“Guys are going to have to step up,” Girardi said, noting that the staff lost Masahiro Tanaka for six weeks and got through it and just ran off seven straight victories and 11 of 14 without center fielder Jacob Ellsbury (strained right knee) in the lineup.
“It is unfortunate because Miller has gone a great job; he has been the best closer in the game,” Betances said. “I’ll have to take what I have been doing in the eighth into the ninth.”
Betances added that Girardi told him before Wednesday’s game that he would not use him despite the fact that the righthander pitched one inning Sunday, had Monday off, pitched one inning Tuesday night and Thursday is an open date. Betances noted that the Yankees have a long stretch of games coming up and that the manager said he wanted him to be fresh for that run of games for 20 straight games from June 12 through July 1, the last seven of which will be on a lengthy trip to Houston and Los Angeles.
There is also the possibility that after hearing of Miller’s injury Girardi felt concerned that he may have been over-working his late-inning combo. Betances has pitched 32 1/3 innings over 28 outings.
The Miller injury came on a day when the Yankees got healthier elsewhere. Utility infielder Brendan Ryan returned from the DL, started at shortstop and had a big day with a single and a run-scoring triple in the four-run seventh when it appeared the Yanks had the Nats just where they wanted them.
So now I see why Max Scherzer went into Tuesday night’s game with a 6-4 record despite a 1.85 ERA and a WHIP under 1. A combination of scant run support and shaky defense behind him has made the former Cy Young Award winner vulnerable.
That was the case again in his latest start. He also had to come up against Masahiro Tanaka, who showed he is quite healthy in winning his second straight start since coming off the disabled list.
Tanaka might have been hung with a tough no-decision, but the Yankees rallied for four runs in the seventh inning to break up a 1-1 game and went on to a 6-1 victory that pushed their winning streak to seven games, their longest in four seasons. They also pushed Scherzer’s numbers to 6-5 with a 2.13 ERA.
For 6 1/2 innings, this was an as-billed pitchers’ duel. The only runs were on solo homers, by Stephen Drew in the third off Scherzer and by Bryce Harper in the fourth off Tanaka. Harper’s homer, his 20th, was a bomb just to the left of Monument Park in dead center field. The blow was so impressive that Harper had a lot of heads scratching his next time up in the seventh inning when he struck out — on a bunted foul third strike!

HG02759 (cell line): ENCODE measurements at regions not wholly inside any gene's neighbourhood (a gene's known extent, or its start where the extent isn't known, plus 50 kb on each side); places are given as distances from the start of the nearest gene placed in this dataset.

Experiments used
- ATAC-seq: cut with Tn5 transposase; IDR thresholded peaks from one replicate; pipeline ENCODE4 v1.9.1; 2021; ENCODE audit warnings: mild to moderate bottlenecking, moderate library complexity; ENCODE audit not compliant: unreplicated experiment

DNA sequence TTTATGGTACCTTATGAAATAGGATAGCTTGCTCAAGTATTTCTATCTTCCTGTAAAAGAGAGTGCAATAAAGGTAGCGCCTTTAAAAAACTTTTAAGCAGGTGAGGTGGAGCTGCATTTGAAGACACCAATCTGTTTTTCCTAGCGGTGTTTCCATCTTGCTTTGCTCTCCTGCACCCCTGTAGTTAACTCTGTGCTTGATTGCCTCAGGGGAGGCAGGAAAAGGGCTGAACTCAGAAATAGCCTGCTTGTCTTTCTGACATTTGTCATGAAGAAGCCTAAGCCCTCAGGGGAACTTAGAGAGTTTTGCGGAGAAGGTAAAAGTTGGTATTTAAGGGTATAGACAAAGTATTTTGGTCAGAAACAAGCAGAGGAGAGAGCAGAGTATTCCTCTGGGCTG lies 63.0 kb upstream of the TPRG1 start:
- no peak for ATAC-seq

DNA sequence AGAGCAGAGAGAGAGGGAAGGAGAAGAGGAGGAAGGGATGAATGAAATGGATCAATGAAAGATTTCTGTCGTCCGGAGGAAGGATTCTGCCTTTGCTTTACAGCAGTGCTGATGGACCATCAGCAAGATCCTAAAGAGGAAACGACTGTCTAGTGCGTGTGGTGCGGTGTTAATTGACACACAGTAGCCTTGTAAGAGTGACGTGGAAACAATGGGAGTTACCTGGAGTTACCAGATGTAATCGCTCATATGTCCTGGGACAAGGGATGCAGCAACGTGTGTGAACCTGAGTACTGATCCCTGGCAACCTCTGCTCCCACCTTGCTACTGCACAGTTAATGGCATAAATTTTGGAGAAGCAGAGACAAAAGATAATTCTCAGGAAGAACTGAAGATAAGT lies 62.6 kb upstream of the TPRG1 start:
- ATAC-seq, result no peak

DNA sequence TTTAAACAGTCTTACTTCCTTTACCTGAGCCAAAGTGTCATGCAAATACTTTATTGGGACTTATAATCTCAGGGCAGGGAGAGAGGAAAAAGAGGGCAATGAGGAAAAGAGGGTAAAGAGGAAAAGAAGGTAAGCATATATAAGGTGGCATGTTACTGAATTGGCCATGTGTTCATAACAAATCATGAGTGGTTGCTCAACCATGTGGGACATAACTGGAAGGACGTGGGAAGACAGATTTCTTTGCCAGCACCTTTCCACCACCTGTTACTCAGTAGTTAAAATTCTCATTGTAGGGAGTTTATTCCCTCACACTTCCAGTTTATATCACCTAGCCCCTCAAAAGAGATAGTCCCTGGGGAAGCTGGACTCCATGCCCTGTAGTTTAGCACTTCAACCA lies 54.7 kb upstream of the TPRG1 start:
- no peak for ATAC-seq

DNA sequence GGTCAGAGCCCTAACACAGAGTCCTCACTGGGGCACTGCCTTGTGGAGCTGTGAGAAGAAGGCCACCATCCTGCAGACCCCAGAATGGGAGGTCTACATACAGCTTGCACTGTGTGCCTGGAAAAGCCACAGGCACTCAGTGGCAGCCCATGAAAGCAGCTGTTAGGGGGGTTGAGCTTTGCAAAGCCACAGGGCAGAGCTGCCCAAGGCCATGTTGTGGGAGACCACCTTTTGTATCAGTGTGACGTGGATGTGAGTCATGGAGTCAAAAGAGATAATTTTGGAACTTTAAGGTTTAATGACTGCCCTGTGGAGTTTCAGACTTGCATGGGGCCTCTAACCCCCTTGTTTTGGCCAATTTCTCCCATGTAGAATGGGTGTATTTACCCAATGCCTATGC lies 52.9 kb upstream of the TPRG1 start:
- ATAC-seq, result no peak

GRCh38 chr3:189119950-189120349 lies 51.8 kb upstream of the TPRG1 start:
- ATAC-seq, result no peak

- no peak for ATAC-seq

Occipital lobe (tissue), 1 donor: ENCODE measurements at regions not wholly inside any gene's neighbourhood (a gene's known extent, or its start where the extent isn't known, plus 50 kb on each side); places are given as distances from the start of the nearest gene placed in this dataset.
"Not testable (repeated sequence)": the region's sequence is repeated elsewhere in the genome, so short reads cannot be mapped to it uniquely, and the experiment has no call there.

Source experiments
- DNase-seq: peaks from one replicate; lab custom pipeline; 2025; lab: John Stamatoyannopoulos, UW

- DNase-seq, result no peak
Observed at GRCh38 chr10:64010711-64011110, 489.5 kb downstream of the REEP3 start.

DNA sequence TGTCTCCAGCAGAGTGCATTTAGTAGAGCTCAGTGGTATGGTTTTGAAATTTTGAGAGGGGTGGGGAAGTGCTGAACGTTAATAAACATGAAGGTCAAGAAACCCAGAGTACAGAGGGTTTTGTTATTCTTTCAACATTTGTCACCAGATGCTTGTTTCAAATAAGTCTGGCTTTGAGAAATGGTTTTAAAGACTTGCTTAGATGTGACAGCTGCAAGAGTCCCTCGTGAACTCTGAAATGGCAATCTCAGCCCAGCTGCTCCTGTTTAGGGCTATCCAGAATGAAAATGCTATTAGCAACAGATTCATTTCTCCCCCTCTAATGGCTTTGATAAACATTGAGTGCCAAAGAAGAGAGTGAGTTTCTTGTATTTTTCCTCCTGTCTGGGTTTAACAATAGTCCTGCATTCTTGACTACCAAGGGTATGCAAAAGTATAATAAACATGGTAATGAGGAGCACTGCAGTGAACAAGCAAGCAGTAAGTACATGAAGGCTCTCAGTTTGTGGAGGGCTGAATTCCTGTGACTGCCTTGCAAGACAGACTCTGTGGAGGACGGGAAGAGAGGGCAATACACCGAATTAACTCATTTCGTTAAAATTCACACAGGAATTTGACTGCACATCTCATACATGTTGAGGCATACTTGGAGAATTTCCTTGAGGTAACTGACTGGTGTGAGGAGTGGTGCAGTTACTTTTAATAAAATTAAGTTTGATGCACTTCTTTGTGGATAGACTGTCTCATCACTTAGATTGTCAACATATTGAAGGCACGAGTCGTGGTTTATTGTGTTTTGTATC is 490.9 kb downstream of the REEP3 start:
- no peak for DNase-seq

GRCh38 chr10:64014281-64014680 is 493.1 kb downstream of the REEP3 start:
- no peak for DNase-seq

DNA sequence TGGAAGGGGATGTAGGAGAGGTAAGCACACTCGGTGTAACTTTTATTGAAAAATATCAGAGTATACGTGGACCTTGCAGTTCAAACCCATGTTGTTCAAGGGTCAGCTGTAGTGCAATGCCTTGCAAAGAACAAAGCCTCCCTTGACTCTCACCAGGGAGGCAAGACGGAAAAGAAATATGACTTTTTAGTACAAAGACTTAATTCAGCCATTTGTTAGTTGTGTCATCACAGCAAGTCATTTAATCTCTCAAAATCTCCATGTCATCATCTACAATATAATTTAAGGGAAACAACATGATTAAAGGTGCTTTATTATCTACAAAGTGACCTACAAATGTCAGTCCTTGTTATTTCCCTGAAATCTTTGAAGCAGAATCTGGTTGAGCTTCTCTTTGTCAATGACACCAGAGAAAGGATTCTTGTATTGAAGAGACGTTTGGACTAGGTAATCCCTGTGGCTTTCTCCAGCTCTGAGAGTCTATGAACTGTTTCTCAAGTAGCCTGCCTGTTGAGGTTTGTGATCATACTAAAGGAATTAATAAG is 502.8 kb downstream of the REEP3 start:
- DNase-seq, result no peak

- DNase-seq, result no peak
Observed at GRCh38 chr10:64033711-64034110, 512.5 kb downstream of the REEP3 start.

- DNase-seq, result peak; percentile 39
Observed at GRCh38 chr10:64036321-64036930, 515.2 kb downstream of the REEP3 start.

The Yankees had a head-scratcher as well. With Mark Teixeira on third base and one out in the sixth, he failed to score on a force play in which the center fielder fell down. Michael Taylor trapped a liner by Carlos Beltran and was able to force Brian McCann out at second. Meanwhile, Teixeira, who had broken for the plate upon contact, did not return to the bag to tag up and was stuck on third while Didi Gregorius struck out to end the inning.
The seventh inning absolved in the seventh. Ramon Flores, who had three hits, started the Yankees’ rally with a one-out single. A broken-bat single to left by Brett Gardner was much softer off the bat than Chase Headley’s dart to right that ended up in Harper’s glove for the second out.
Scherzer now had to deal with Alex Rodriguez, who also hit the ball hard but on the ground to the left of shortstop Ian Desmond. His momentum taking him toward third base, Desmond decided to go for the force at third, but his throw struck Flores on the base path with the ball rolling into the Nationals’ dugout that allowed the go-ahead run to score. The error was Desmond’s 14th in 58 games.
The Yankees did not settle for the single run. Lefthander Matt Thornton replaced Scherzer and walked Teixeira to load the bases for the left-handed batting McCann, who crossed up the strategy with a line single past first baseman Ryan Zimmerman and into right field for two more runs. The fourth run came home on a single to left by Beltran.
Drew, who cannot hit .200 but finds the fences on occasion, hit his second homer of the game and ninth of the season leading off the eighth against righthander Taylor Hill. Drew is batting .175 but is on a pace to hit 25 home runs.